Satisfied that she is not going to hit anything she presses the accelerator pedal to the floor and the buggy leaps forward, if anything faster than the acceleration that Felix gave it, and the buggy is covering ground at nearly a hundred miles an hour. At this speed even with the heads up display she sees a horse almost too late and diverts off the trail barely fifty yards behind the horse and cart, launching the craft into the air. She is shouting ‘Felix! Felix!’ before the top of the arc approaches, and the car lifts its wheels and pushes a ram-jet out of the bottom , flat and rectangular, which lights up as the little vehicle carries on through the air, now doubling its speed. The air whips past around a bubble that Felix extends from its fields, and the car settle into a few minutes of flight. Karen can’t resist a ‘Wahooo!’ as she whips past all the obstacles that usually has to drive around, and she is clearly disappointed when she sights John’s homestead a mile ahead. Felix flashes a caution on the screen though, and takes over interpretation of Karen’s input gestures.

‘Look,’ he says in her ear, ‘just ahead.’ She goes still and scans the area.

‘I’m not seeing it.’ Felix manipulates the field around the buggy to highlight the area to her eyes. ‘Got it.’ She is looking at a little creature, no more than four feet long, furry, variegated, but with six legs. It clearly uses the front pair for hands or feet, and scurries along the ground at what seems an unlikely speed. Felix takes a close-up picture and displays it on the console before the, noticing the buggy in the air, disappears into vegetation as it were never there. Karen is not impressed by the picture; the thing has large cat-like eyes, and two rows of razor sharp teeth, as if someone has drawn a caricature of the Cheshire Cat. It has a very knowing look, and its large ears make it look creepy and endearing at the same time.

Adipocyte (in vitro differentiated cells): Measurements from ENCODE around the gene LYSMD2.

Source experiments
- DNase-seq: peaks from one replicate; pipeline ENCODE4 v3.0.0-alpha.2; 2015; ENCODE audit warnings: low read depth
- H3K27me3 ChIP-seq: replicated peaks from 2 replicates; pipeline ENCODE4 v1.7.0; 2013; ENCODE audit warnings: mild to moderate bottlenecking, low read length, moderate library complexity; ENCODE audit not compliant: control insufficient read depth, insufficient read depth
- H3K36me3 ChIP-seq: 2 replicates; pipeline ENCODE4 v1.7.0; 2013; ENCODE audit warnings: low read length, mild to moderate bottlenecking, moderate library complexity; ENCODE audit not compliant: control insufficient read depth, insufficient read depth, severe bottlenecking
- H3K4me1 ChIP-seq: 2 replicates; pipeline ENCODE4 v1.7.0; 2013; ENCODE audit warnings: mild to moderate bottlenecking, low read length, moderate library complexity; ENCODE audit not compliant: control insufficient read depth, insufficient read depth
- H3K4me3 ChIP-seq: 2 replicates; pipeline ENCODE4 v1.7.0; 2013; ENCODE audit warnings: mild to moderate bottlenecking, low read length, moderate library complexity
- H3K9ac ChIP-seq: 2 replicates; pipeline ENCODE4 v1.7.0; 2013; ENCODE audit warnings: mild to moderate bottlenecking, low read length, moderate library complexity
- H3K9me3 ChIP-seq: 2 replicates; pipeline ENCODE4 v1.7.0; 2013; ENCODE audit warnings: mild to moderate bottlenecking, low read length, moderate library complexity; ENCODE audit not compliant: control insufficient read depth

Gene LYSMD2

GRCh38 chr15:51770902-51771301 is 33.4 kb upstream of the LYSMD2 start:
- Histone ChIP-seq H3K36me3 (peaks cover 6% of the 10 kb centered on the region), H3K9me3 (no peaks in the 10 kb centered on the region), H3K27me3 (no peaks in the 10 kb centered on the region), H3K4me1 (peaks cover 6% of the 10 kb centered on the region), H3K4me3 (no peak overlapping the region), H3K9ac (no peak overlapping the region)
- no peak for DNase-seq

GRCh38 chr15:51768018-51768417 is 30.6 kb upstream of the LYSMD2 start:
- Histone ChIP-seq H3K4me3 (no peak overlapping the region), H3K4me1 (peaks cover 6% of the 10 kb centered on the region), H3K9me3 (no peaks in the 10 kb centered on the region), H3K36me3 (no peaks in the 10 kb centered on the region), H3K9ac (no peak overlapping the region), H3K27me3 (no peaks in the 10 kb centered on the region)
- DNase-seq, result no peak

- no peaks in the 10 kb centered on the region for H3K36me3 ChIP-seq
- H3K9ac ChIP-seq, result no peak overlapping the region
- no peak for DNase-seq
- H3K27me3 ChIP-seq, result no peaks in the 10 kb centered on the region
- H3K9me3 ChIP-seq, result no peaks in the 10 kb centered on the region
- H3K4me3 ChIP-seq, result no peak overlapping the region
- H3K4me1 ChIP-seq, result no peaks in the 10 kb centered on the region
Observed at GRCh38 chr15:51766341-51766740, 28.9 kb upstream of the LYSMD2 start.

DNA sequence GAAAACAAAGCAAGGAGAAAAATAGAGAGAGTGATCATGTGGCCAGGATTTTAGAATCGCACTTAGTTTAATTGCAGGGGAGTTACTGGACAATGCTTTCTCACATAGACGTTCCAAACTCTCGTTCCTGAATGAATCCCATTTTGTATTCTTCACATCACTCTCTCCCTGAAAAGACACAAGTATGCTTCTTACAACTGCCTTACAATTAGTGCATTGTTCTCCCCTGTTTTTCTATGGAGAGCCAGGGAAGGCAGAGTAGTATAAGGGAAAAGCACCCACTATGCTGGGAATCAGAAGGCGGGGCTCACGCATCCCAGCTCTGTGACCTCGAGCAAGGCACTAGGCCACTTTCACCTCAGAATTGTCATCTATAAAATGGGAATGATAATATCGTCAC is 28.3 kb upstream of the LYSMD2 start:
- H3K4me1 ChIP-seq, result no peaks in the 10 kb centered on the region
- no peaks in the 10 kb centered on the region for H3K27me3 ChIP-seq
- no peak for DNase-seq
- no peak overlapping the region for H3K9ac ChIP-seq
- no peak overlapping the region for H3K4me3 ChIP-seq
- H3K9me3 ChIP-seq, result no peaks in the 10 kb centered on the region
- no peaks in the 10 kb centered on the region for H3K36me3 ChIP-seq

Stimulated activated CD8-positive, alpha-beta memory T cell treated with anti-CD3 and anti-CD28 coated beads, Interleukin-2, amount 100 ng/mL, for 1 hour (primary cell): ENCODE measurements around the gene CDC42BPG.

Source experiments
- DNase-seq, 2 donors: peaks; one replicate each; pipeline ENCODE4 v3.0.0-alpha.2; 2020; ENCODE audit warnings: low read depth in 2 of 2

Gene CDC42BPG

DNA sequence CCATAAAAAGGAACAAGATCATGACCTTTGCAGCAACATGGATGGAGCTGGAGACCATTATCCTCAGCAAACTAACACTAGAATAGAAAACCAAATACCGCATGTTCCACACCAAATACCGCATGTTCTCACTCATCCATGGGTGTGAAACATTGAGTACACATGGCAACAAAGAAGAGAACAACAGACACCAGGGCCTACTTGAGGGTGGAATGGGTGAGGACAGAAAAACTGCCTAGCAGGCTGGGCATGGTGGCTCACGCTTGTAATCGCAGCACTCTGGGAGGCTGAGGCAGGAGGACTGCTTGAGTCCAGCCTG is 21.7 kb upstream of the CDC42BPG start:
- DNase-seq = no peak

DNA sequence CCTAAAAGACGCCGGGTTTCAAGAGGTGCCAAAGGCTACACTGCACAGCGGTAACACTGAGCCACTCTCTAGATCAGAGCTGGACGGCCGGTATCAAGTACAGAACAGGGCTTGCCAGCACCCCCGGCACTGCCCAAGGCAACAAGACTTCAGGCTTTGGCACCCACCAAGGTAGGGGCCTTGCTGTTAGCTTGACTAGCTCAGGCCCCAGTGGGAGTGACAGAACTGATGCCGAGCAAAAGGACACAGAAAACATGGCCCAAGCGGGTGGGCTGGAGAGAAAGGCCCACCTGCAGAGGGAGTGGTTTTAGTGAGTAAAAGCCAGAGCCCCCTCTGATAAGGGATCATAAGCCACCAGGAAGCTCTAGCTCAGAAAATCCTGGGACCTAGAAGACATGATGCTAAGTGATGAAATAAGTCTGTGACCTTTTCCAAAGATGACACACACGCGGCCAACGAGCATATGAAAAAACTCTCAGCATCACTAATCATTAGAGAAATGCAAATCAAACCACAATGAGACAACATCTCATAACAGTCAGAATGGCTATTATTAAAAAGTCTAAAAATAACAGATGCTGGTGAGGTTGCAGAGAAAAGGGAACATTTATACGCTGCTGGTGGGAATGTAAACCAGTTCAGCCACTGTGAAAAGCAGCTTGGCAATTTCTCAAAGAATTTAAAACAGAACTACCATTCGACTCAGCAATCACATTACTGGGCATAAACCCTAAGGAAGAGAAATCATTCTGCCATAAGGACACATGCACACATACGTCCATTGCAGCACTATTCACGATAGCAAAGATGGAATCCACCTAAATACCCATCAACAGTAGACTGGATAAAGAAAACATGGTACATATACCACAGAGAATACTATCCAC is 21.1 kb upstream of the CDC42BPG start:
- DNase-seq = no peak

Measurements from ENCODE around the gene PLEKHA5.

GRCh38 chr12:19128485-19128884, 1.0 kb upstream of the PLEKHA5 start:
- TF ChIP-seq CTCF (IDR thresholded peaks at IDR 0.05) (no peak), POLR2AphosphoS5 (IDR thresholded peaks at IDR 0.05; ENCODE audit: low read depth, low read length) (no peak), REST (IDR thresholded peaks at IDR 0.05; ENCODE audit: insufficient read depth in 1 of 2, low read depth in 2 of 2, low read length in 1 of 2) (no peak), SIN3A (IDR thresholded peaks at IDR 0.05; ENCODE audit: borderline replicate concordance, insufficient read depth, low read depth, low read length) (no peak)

‘What is it?’ She asks, at least partially rhetorically.

‘I don’t know.’ Felix answers after a moment. There is a moment of silence as she makes gestures to land and Felix manipulates the buggy in response. ‘I don’t know if I should drop the field.’

‘Why? It’s gone.’

‘I don’t know that actually.’

‘What do you mean?’

‘I couldn’t detect a heat signature, or any kind of electromagnetic activity.’

‘That would mean it’s a virtual thing.’ Felix has risen up out its slot and moved to the other front seat, something it almost never does. Karen looks at it expectantly.

‘It doesn’t look virtual from the look I did get. And look at the vegetation.’ She does, and sees that there are definite signs of an animal running through the carefully planted vegetables and flowers. She reaches slowly into the back of the buggy and brings out a backpack.